Securing eastern border


  • Nation
  • Sunday, 11 Jan 2004

By MUGUNTAN VANAR

KOTA KINABALU: Newly-appointed Sabah Police Commissioner Deputy Comm Datuk Illiyas Ibrahim has set his sights on fully securing Malaysia’s eastern border with the Philippines amid reports of armed groups roaming close to sea borders. 

“My priority is to ensure that our borders are secure and we must be ready to check on any intrusion whether by armed groups, smugglers or illegal immigrants trying to sneak into Sabah,” he said yesterday. 

DCP Illiyas, who visited the eastern command under Ops Pasir to check security arrangements, said that they would continue to monitor various needs, deploy personnel and provide logistics whenever necessary to keep the coastal borders safe. 

“I find that morale of our men is high and we have sophisticated weapons and equipment to meet any challenges that come up in the east coast,” said DCP Illiyas who took over as Sabah commissioner last Monday from DCP Datuk Ramli Yusuff. 

BOOSTING MORALE: DCP Illiyas chatting with General Operations Force personnel at Pulau Adal off Semporna during a visit there yesterday.

The police chief said that there were intelligence reports of suspected pirate groups roaming in waters close to the Malaysian border but police here believed that the group has moved to its hideout in a neighbouring country after observing Malaysian patrols. 

“It’s a long coastal border, there will always be all types of groups trying to sneak in. I have told my men to remain alert all the time and work closely with the local community for any information on movements of suspicious groups,” he added.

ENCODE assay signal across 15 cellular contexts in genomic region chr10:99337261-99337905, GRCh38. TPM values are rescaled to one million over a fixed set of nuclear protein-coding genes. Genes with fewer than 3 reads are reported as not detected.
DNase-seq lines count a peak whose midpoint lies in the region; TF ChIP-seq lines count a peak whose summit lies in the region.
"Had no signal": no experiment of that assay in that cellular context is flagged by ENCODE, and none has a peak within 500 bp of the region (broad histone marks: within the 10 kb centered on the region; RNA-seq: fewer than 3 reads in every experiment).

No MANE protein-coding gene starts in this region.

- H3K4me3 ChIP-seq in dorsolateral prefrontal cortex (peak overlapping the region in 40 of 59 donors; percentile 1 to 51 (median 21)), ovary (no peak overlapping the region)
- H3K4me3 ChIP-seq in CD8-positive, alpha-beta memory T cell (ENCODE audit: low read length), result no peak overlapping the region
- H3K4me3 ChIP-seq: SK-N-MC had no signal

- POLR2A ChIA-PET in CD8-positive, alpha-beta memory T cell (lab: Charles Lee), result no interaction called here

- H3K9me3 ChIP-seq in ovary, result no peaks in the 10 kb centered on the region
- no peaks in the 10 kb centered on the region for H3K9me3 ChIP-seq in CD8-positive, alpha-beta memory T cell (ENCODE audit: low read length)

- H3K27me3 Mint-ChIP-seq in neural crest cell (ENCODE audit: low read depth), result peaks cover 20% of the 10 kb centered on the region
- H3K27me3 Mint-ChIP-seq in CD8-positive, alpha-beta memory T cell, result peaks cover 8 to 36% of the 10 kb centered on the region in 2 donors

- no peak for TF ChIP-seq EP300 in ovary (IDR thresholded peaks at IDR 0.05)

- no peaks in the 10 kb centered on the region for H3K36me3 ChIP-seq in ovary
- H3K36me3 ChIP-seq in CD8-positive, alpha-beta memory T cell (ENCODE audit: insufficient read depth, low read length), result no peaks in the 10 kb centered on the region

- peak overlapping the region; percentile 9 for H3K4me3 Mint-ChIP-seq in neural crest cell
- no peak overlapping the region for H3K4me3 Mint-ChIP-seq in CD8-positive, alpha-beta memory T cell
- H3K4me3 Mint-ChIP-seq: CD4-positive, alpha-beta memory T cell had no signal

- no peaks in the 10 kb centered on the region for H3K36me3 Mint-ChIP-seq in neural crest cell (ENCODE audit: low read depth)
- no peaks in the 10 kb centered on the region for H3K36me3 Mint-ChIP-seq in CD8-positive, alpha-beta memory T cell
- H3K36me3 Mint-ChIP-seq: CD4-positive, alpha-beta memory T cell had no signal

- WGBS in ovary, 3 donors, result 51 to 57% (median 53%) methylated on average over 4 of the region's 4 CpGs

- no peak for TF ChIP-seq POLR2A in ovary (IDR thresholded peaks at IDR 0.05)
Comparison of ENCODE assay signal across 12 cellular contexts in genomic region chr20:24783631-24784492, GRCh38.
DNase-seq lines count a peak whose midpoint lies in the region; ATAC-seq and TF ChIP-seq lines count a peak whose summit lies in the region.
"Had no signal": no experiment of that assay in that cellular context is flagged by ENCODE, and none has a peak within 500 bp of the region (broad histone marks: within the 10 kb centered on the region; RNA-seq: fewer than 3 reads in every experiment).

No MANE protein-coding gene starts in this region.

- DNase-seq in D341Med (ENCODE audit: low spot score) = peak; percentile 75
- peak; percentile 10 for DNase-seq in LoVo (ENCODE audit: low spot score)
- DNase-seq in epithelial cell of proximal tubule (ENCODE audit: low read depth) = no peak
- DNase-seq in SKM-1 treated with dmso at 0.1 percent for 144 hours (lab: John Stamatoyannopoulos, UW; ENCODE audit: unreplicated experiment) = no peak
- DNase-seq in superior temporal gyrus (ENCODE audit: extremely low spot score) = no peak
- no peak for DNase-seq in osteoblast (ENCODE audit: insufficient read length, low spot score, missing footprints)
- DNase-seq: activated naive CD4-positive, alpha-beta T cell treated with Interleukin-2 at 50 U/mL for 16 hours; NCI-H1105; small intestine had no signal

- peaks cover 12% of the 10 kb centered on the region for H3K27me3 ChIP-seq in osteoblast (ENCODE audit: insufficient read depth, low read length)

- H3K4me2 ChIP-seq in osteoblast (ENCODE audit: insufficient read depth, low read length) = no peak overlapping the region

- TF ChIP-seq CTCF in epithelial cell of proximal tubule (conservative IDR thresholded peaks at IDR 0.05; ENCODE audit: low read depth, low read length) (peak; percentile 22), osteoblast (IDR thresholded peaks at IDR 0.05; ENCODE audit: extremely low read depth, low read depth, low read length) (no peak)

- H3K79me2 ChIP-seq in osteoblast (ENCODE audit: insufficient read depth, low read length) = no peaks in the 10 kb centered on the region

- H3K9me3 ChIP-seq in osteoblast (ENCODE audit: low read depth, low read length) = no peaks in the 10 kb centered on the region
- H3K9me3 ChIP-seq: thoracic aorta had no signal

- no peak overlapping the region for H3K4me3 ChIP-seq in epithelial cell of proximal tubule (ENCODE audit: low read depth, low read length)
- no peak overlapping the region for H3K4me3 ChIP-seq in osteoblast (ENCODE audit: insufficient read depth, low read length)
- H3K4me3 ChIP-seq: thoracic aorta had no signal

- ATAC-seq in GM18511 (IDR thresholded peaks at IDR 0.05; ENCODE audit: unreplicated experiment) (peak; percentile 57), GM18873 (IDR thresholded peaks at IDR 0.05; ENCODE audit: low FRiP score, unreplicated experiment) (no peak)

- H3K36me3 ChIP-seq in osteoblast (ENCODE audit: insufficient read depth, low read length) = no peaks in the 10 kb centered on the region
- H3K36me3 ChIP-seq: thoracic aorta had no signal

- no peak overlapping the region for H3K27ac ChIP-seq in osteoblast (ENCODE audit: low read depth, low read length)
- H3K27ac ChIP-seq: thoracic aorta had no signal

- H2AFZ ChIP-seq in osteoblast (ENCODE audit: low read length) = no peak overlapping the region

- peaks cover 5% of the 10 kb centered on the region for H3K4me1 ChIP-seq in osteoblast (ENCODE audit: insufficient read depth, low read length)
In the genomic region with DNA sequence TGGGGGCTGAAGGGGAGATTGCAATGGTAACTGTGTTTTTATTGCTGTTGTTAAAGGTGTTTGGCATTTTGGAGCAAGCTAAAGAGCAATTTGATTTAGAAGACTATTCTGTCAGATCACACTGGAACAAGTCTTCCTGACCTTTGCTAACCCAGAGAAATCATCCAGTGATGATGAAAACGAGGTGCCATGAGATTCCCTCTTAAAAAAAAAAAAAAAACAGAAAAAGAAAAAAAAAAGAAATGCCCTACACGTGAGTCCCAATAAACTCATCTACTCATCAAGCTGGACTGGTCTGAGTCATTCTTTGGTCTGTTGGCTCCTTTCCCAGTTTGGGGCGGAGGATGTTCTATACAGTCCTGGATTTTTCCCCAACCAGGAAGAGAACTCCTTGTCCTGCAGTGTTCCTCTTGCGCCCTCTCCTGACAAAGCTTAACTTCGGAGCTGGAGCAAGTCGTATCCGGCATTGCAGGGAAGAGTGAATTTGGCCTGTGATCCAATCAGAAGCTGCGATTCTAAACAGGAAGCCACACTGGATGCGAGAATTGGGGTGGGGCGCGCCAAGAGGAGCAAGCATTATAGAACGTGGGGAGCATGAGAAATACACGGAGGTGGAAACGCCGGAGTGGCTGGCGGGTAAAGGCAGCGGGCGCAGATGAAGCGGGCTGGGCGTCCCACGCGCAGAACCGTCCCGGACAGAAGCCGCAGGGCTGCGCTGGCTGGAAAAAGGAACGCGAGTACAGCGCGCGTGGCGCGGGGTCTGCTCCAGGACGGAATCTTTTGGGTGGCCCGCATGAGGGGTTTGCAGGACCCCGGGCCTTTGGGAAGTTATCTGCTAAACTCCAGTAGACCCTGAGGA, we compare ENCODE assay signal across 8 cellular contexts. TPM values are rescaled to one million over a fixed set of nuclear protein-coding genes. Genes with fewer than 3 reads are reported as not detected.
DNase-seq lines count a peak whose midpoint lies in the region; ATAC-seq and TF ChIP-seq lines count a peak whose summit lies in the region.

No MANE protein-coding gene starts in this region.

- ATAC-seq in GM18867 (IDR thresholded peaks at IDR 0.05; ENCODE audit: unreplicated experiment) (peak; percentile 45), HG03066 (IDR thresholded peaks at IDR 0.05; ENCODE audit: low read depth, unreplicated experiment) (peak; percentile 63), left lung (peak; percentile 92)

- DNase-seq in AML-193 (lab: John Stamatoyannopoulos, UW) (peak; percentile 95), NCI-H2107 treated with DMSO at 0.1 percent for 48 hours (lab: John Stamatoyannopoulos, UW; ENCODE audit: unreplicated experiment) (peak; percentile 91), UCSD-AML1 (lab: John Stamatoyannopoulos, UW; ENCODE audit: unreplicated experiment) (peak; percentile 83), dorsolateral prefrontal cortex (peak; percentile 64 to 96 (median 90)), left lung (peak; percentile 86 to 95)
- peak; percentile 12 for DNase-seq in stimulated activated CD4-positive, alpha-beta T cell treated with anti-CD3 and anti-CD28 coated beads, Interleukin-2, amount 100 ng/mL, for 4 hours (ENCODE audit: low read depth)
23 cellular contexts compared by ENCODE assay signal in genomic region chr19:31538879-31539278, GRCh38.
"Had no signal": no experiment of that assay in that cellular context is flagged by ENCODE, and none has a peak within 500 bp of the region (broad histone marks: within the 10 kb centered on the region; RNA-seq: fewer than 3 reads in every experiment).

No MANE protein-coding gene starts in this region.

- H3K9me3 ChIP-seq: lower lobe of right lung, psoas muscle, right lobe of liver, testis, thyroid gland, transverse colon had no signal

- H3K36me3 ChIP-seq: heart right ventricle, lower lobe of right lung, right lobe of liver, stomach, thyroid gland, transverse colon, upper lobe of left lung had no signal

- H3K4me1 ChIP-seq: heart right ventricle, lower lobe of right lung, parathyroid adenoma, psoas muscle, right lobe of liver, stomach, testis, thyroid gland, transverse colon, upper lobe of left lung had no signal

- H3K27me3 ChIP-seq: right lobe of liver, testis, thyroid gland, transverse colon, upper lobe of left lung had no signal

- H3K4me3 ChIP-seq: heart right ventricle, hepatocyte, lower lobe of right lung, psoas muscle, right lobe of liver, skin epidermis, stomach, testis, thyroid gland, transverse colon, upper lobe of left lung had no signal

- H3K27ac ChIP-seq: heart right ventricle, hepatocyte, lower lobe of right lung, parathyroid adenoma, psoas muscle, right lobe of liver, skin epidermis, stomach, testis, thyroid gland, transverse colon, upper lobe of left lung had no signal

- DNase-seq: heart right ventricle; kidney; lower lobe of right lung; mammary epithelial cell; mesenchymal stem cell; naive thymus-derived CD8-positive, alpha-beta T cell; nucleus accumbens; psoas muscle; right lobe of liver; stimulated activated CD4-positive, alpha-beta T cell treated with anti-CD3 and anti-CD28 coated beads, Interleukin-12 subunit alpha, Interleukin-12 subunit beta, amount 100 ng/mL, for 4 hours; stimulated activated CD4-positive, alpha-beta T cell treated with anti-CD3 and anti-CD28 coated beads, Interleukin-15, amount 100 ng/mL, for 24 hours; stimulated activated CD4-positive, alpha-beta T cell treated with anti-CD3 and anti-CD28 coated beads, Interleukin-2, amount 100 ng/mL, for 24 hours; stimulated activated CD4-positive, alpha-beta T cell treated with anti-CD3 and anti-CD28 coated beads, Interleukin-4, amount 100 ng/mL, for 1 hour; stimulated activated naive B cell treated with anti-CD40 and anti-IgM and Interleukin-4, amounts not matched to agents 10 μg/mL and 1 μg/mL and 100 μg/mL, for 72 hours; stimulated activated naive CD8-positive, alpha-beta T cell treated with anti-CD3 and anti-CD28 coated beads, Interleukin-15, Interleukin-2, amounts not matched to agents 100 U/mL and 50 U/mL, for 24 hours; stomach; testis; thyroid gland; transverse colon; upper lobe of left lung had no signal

DCP Illiyas, who spent about two days touring the integrated multi-agency Ops Pasir area, said a special Tiger squad was on standby in Lahad Datu and Kota Kinabalu and they would continue rotating men at the front to maintain alertness. 

Ops Pasir, involving the military and police among other enforcement agencies, was put in place in late 2000 after southern Philippines-based Abu Sayyaf gunmen raided Pulau Sipadan and Pulau Pandanan to grab tourists and workers for ransom in cross-border crimes. 

On Oct 5 last year, armed bandits, believed to be local pirates from the southern Philippine island of Tawi Tawi, struck the Borneo Paradise Resort and took six workers as hostages across the borders. 

One hostage, Filipino Novelito Arcosel, 19, escaped three weeks later while the fate of the rest – three Indonesians and two Filipinos – remains unknown although they are believed to be in the Tawi Tawi chain of islands. 

“We will remain on guard and fight them if they come in again,” said DCP Illiyas.  

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